BC Businesses of all sizes – small and large – are challenged in finding and keeping good employees. People with disabilities represent an important employee talent pool that is largely untapped. Hiring inclusively can also improve culture and increase retention. 90% of consumers prefer companies that employ people with disabilities. Embracing an accessible and inclusive workplace is just good business.
Tyler moved to Hope, BC a few years ago and through the support of the Chilliwack Society for Community Living (CSCL), he was matched with a Vocational Counsellor who worked with him to learn more about his skills and interests to secure a job at Buy-Low Foods.
Elyse Henderson was diagnosed with Autism Spectrum Disorder (ASD) when she was eight years old. Despite this challenge, she is currently working at Service BC in the role of Project Support and has been able to try her hand at different tasks. Most recently, she is supporting a major records management project which utilizes her Master’s Degree in Library & Information Science (MLIS).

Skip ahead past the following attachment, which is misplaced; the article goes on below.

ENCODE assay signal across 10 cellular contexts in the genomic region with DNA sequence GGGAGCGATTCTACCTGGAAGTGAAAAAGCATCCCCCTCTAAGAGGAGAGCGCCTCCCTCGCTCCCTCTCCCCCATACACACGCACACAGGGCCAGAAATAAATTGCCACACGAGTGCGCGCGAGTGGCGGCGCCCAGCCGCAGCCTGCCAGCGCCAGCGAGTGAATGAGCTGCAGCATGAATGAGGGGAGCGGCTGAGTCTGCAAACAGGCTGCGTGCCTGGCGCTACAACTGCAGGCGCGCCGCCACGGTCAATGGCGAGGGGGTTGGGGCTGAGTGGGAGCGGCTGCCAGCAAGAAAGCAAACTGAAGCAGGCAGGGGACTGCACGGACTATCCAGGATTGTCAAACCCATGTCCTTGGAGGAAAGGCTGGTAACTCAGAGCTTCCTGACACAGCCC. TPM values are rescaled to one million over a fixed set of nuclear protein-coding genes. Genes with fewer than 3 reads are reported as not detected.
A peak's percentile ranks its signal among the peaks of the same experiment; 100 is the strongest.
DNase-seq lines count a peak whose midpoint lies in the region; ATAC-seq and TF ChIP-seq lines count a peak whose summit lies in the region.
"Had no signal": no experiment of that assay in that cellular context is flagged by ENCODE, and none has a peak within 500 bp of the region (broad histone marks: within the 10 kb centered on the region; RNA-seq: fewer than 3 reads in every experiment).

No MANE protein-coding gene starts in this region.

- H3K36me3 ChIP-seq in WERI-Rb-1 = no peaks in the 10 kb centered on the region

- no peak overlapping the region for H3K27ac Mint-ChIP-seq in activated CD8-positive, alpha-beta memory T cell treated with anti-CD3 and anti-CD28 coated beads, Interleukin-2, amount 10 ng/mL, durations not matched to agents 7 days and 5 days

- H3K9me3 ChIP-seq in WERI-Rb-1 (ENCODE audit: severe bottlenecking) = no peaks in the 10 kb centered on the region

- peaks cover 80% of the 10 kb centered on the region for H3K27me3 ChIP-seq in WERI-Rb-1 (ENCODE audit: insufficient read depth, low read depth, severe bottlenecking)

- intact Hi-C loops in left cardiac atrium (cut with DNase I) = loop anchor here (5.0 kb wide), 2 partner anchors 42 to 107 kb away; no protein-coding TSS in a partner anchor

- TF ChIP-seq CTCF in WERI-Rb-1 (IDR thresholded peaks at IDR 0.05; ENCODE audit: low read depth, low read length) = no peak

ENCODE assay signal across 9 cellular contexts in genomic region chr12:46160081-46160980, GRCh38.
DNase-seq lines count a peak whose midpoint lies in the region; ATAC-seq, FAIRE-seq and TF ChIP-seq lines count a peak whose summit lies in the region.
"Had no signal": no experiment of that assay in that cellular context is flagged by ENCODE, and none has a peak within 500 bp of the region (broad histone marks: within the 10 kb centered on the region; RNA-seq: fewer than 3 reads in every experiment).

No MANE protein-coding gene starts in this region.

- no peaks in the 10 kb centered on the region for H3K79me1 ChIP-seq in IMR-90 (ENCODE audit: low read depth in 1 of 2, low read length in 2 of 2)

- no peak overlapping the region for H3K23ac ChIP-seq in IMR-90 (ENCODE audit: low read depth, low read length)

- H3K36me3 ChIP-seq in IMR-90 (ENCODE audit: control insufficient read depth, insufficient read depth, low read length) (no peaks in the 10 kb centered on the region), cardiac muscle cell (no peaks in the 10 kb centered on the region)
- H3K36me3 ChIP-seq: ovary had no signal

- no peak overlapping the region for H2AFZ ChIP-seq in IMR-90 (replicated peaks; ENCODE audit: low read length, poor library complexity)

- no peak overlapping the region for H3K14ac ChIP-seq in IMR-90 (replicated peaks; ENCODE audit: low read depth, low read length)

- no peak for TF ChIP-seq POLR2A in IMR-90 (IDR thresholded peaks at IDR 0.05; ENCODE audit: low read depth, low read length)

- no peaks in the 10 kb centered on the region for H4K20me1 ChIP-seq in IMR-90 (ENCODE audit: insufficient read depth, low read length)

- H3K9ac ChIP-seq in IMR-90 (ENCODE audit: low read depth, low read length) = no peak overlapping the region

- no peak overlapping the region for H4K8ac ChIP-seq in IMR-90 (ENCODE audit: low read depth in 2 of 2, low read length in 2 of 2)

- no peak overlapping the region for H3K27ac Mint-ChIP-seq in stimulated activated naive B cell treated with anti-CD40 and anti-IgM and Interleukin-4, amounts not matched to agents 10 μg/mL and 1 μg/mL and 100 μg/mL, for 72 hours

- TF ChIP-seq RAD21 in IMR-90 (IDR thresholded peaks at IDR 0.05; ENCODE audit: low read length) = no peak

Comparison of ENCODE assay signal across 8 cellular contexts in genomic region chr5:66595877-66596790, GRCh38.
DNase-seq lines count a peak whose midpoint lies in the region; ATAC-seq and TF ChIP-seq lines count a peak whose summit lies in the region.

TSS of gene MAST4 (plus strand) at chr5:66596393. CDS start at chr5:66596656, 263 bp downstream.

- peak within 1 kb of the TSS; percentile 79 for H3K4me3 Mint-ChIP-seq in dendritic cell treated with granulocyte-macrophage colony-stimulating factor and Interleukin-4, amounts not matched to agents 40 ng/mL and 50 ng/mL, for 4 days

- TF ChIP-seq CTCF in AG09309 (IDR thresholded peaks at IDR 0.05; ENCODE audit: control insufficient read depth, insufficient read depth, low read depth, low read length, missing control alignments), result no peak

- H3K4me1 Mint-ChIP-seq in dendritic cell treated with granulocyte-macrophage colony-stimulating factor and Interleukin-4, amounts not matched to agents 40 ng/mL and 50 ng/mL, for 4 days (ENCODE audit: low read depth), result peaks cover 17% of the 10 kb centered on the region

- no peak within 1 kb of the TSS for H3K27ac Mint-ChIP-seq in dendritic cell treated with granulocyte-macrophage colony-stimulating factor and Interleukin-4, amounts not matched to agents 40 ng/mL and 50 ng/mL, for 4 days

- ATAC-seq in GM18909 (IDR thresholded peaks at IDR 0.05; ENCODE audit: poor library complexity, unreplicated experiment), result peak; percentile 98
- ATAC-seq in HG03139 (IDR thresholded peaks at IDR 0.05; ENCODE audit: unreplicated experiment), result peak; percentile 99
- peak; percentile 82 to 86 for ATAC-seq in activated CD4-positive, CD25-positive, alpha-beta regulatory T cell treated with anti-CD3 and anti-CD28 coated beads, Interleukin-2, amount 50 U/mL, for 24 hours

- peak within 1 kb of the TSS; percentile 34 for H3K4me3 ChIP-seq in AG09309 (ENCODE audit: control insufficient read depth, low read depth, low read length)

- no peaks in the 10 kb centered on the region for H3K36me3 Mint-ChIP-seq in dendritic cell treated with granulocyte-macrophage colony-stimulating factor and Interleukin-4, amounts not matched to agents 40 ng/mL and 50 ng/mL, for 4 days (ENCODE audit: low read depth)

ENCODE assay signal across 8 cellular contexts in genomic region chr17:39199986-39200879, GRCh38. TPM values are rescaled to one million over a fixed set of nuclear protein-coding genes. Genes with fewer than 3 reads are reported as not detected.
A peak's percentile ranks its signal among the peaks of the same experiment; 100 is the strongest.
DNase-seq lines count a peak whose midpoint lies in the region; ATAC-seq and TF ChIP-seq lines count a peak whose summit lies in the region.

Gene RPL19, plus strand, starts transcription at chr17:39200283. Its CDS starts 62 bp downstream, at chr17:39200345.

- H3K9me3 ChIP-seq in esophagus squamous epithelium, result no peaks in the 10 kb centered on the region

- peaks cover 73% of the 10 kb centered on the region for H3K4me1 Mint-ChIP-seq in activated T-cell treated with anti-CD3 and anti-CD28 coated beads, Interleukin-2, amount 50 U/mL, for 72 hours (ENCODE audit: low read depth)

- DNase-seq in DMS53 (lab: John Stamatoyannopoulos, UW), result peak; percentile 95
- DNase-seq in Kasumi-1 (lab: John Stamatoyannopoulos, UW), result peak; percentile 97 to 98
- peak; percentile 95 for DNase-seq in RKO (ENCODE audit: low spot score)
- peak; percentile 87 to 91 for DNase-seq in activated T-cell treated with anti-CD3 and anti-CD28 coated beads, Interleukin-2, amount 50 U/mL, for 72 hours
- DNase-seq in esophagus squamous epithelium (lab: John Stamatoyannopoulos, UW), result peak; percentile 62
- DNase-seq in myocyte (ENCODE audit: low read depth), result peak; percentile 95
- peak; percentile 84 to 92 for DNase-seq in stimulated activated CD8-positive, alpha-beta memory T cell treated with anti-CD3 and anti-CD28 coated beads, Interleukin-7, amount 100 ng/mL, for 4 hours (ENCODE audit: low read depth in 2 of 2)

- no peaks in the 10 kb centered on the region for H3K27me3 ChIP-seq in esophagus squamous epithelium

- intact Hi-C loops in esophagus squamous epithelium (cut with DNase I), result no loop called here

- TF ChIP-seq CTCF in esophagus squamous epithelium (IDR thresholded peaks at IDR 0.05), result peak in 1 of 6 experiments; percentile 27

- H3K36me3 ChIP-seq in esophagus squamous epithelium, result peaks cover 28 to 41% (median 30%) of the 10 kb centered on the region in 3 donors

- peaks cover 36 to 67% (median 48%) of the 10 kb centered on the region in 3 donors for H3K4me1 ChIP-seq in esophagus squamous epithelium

During Mental Health Awareness Week in May, BCAA launched its first employee mental health awareness campaign. The 3-month campaign was a highly visible way for BCAA to demonstrate its commitment to its team’s mental health and to supporting employees who might experience challenges with mental illnesses. Its first goal was to get people talking.
Be inspired by short stories and detailed case studies from organizations and individuals who are driving change and realizing the benefits of accessible employment. Learn how organizations rolled out their specific accessibility initiatives – the process, what worked, challenges faced and lessons learned.Learn More